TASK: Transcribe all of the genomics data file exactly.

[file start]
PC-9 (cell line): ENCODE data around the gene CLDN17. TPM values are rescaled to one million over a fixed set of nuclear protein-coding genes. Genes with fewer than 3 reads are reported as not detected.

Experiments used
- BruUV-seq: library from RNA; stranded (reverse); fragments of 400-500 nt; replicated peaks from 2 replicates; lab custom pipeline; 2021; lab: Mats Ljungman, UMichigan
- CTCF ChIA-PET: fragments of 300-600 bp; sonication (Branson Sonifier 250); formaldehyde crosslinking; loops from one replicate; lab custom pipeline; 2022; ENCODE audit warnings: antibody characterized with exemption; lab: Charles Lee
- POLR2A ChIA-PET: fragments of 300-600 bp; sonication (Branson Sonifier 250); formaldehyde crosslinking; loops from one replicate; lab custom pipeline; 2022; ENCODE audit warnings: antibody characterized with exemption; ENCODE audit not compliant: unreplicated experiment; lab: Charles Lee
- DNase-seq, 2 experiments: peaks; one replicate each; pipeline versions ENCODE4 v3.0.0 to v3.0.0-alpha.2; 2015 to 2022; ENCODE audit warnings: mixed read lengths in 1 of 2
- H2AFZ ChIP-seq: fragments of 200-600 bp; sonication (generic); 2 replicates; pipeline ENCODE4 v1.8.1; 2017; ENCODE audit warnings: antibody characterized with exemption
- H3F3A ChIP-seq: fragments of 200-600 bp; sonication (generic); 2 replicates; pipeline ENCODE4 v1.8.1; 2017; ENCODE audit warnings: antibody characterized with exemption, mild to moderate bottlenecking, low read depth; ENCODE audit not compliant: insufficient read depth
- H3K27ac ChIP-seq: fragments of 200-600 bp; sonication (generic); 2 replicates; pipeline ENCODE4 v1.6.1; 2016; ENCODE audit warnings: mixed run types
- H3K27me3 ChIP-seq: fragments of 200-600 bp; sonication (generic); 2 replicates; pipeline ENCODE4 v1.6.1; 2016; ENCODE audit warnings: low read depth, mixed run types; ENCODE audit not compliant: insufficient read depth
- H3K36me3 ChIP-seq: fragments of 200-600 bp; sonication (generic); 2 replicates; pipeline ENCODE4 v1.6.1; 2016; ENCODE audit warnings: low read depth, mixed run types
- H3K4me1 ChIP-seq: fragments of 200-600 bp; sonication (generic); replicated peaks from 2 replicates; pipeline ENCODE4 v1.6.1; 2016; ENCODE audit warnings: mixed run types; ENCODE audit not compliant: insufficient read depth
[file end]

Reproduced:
PC-9 (cell line): ENCODE data around the gene CLDN17. TPM values are rescaled to one million over a fixed set of nuclear protein-coding genes. Genes with fewer than 3 reads are reported as not detected.

Experiments used
- BruUV-seq: library from RNA; stranded (reverse); fragments of 400-500 nt; replicated peaks from 2 replicates; lab custom pipeline; 2021; lab: Mats Ljungman, UMichigan
- CTCF ChIA-PET: fragments of 300-600 bp; sonication (Branson Sonifier 250); formaldehyde crosslinking; loops from one replicate; lab custom pipeline; 2022; ENCODE audit warnings: antibody characterized with exemption; lab: Charles Lee
- POLR2A ChIA-PET: fragments of 300-600 bp; sonication (Branson Sonifier 250); formaldehyde crosslinking; loops from one replicate; lab custom pipeline; 2022; ENCODE audit warnings: antibody characterized with exemption; ENCODE audit not compliant: unreplicated experiment; lab: Charles Lee
- DNase-seq, 2 experiments: peaks; one replicate each; pipeline versions ENCODE4 v3.0.0 to v3.0.0-alpha.2; 2015 to 2022; ENCODE audit warnings: mixed read lengths in 1 of 2
- H2AFZ ChIP-seq: fragments of 200-600 bp; sonication (generic); 2 replicates; pipeline ENCODE4 v1.8.1; 2017; ENCODE audit warnings: antibody characterized with exemption
- H3F3A ChIP-seq: fragments of 200-600 bp; sonication (generic); 2 replicates; pipeline ENCODE4 v1.8.1; 2017; ENCODE audit warnings: antibody characterized with exemption, mild to moderate bottlenecking, low read depth; ENCODE audit not compliant: insufficient read depth
- H3K27ac ChIP-seq: fragments of 200-600 bp; sonication (generic); 2 replicates; pipeline ENCODE4 v1.6.1; 2016; ENCODE audit warnings: mixed run types
- H3K27me3 ChIP-seq: fragments of 200-600 bp; sonication (generic); 2 replicates; pipeline ENCODE4 v1.6.1; 2016; ENCODE audit warnings: low read depth, mixed run types; ENCODE audit not compliant: insufficient read depth
- H3K36me3 ChIP-seq: fragments of 200-600 bp; sonication (generic); 2 replicates; pipeline ENCODE4 v1.6.1; 2016; ENCODE audit warnings: low read depth, mixed run types
- H3K4me1 ChIP-seq: fragments of 200-600 bp; sonication (generic); replicated peaks from 2 replicates; pipeline ENCODE4 v1.6.1; 2016; ENCODE audit warnings: mixed run types; ENCODE audit not compliant: insufficient read depth